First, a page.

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July 11, 2011 / Aurélien Ribon

Incoming application: Box2D Editor

Hello!

I’m currently working on an open-source tool that will allow developers to easily create complex body shapes to use in the Box2D engine (well, actually the output format can let it be used for any physics engine).

I made it because of my own needs, but I’m sure it can help many people around here.

Available soon, stay tuned ;-)

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10 Comments

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  1. Michalis / Jul 11 2011 16:14

    Impressive work! Seems very easy to use. Please include some kind of instructions along with the release :-)

  2. Aurélien Ribon / Jul 11 2011 16:19

    Thanks. Of course, the release will be accompanied with some extensive documentation, including a video tutorial.
    Currently, I’m polishing the java library that will be used to easily import shape definitions into people games and applications.

  3. Zenshark Studios / Jul 13 2011 03:43

    Very nice stuff. Tested it with a couple of my images, worked flawlessly. You mentioned that it would be open-source? I was just curious as to how you merged the ear-clipping algorithm with box2d polygons/fixtures.

    I have a pixel map, made in Paint.NET, that I read in with libgdx’s pixmap and through some annoying math determine the shape’s parts (like is this a cap or a t-joint or a 1-edged piece) and then end up with a list of vertices which I intended to use with box2d. However, I failed to notice that box2d only accepts concex polygons and was interested in seeing your implementation. Appreciate the help.

    Tamas

  4. Aurélien Ribon / Jul 13 2011 05:36

    Actually it will be part of the libgdx extensions, so you will be able to easily grab its source. I use the tesselation algorithm made by ewjordan from the official box2d forums. He made a processing applet and release the source:

    http://www.ewjordan.com/earClip/

    I just get the shape drawn by the user as an array of Vector2 and throw it to this algorithm to get a Vector2[][], representing the convex polygons.
    Then, all you have to do is to create a box2d Body and to iterate over those polygons. For each one, you create a new FixtureDef and call body.createFixture().

    Therefore, each set of convex polygon is a set of fixtures for a body. Thus the name of the importer: FixtureAtlas ;-)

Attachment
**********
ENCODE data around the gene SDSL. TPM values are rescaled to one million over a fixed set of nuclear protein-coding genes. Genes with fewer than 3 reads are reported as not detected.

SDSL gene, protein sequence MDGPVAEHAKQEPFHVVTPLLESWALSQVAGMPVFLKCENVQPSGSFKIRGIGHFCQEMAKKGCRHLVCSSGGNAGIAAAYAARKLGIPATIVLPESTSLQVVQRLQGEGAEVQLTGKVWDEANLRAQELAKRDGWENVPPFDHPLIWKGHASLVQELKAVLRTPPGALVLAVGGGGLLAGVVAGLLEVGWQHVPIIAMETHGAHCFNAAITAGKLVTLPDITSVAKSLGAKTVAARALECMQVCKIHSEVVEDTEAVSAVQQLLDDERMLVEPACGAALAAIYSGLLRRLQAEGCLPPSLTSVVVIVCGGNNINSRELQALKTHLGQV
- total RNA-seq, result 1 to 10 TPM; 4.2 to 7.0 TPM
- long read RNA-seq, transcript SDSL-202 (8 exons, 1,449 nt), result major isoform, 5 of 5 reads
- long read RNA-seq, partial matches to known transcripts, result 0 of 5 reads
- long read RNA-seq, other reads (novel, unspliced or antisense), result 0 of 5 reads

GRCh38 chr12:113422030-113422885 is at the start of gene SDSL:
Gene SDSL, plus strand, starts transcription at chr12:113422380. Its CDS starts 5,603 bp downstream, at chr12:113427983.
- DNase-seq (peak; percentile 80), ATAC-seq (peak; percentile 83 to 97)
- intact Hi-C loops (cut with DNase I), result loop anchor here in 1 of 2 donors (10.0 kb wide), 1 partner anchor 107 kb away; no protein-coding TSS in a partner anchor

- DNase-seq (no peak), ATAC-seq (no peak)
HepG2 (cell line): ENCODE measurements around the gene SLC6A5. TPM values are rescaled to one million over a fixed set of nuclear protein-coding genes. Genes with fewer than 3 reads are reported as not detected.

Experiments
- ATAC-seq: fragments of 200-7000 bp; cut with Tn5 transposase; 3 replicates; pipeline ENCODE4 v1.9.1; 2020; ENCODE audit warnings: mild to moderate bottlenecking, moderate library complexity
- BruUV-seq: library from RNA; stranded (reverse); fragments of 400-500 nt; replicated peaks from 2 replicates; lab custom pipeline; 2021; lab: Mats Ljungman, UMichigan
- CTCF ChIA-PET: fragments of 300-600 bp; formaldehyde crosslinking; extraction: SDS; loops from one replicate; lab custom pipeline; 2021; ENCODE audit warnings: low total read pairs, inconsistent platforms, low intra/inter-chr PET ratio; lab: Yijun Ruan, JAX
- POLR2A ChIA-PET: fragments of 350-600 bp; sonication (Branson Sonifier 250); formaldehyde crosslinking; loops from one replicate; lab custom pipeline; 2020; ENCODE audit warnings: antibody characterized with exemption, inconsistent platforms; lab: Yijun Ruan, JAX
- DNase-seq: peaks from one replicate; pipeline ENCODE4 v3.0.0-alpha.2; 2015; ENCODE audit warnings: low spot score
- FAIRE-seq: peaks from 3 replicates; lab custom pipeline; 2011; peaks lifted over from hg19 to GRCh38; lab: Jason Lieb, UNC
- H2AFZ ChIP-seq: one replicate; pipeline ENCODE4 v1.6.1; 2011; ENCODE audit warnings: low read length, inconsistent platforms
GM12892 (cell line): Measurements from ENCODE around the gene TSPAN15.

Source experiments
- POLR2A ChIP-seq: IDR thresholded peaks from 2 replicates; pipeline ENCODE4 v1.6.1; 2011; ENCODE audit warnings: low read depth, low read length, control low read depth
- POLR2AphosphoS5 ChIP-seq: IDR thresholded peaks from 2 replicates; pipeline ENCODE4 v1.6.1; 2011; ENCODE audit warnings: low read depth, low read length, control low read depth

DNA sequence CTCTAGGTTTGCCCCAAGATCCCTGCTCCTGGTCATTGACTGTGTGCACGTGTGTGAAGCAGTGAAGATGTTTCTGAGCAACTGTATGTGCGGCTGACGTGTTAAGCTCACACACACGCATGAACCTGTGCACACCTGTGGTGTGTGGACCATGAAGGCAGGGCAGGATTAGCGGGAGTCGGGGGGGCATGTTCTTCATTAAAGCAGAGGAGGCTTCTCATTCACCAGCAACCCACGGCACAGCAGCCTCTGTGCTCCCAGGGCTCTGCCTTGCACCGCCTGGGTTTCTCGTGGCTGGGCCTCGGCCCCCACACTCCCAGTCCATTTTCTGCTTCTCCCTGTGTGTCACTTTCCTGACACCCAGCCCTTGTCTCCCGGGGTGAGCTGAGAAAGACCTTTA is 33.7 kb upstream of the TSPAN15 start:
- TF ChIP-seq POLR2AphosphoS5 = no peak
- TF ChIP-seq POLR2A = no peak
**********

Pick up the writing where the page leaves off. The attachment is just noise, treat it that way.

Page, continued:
5. Zenshark Studios / Jul 13 2011 14:51

    Whoops. I looked into ewjordan’s code and it looks good. I’ll probably use that. It specifies that the vertices must be given in a CCW fashion. What would be the best way of ordering the vertices so that they are counterclockwise order?

    Appreciate the help

  6. Aurélien Ribon / Jul 13 2011 14:55

    Have a look at the following Polygon implementation, it contains a “isCCW()” method:
    http://introcs.cs.princeton.edu/java/35purple/Polygon.java.html

    I’ll implement that for the editor as well. Currently, the shape has to be defined in CCW order.

  7. Zenshark Studios / Jul 13 2011 15:19

    Unfortunately I do not have the luxury of putting my vertices in order :/ However I was hoping for something like this except for concave polygons

    http://compgeom.cs.uiuc.edu/~jeffe/teaching/373/notes/x05-convexhull.pdf

  8. Aurélien Ribon / Jul 13 2011 15:26

    If you cannot order your vertices, then you can only define a convex polygon from these vertices, with the methodology given in your article, and Box2D gladly accepts any convex polygon (with up to 8 vertices).

    You cannot get a unique concave polygon from an unordered vertex list, since there are multiple solutions. If you want anything concave, your only chance is to start with an ordered list.

    That’s why I made this tool :)

  9. Zenshark Studios / Jul 13 2011 15:40

    That’s unfortunate. Well, it would be possible though if I managed to my vertices via a better method? Say if I made my import algorithm had a strong preference for right turns and kept making those until it had no other choice. This way I should have all my box2d vertices in order from start to finish. Or would this not work as well?

  10. Zenshark Studios / Jul 13 2011 15:59

    edit: the game I’m creating atm is sort of like Assembler. That is, it is very blocky and all my shapes are essentially tiles glued together which certainly makes my job easier. I would like to combine these tiles into larger boxes so that I have the minimum number of boxes.

    Appreciate the help

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